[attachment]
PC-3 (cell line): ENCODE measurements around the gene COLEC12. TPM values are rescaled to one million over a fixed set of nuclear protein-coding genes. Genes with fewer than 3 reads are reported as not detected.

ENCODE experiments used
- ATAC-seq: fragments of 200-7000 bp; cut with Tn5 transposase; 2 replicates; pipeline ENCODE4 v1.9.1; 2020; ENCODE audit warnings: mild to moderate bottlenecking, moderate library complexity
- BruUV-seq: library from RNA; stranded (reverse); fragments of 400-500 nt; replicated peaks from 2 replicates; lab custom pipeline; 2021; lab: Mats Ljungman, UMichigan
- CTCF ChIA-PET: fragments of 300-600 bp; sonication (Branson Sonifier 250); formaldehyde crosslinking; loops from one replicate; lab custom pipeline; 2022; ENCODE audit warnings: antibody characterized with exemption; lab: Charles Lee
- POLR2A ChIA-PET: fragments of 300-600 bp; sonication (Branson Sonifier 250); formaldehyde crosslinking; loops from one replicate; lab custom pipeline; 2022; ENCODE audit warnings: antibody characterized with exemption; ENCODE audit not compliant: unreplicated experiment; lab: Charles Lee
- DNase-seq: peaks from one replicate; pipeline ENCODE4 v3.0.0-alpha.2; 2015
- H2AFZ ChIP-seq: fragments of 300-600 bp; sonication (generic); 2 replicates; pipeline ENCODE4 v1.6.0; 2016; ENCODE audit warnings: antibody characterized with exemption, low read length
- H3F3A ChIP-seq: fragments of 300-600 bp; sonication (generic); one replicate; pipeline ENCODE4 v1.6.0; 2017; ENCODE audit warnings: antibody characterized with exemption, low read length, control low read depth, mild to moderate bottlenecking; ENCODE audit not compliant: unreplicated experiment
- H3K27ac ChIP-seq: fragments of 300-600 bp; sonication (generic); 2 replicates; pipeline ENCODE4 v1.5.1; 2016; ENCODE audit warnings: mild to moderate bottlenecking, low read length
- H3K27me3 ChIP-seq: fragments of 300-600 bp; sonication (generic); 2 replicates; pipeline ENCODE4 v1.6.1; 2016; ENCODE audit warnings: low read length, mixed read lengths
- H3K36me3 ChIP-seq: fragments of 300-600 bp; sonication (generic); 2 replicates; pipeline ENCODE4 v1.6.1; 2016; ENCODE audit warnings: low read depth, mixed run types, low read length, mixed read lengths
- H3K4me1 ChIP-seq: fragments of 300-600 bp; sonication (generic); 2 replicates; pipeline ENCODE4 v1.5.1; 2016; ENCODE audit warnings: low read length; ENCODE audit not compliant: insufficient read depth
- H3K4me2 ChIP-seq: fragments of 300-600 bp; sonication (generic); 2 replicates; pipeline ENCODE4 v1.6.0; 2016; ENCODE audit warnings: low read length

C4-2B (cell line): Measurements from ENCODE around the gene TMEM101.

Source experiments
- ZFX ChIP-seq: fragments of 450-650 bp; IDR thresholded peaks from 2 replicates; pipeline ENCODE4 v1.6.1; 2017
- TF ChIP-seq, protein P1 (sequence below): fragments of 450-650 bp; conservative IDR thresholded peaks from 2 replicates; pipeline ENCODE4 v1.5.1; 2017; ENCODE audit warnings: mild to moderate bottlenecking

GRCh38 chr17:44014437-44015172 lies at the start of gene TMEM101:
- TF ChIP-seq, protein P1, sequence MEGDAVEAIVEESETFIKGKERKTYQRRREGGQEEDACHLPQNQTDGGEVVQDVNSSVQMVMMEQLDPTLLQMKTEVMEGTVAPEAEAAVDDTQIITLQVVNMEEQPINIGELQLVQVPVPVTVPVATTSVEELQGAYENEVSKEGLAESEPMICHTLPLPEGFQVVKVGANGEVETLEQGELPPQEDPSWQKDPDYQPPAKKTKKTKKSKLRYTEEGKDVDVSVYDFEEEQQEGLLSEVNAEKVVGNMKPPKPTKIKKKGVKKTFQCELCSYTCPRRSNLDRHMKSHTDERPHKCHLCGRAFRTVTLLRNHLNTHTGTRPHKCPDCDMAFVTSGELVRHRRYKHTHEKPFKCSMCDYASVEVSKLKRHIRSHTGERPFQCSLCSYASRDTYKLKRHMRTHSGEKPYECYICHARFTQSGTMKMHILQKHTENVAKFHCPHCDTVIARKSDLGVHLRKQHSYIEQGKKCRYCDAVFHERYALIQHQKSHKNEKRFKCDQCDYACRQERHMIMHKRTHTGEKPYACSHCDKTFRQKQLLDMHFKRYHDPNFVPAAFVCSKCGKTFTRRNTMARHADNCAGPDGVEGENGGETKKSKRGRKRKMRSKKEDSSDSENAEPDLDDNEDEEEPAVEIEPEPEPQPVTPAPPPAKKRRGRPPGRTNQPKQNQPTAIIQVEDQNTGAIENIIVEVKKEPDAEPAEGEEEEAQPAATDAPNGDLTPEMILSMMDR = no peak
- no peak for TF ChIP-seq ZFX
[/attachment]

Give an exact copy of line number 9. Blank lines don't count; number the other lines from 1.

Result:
- H3F3A ChIP-seq: fragments of 300-600 bp; sonication (generic); one replicate; pipeline ENCODE4 v1.6.0; 2017; ENCODE audit warnings: antibody characterized with exemption, low read length, control low read depth, mild to moderate bottlenecking; ENCODE audit not compliant: unreplicated experiment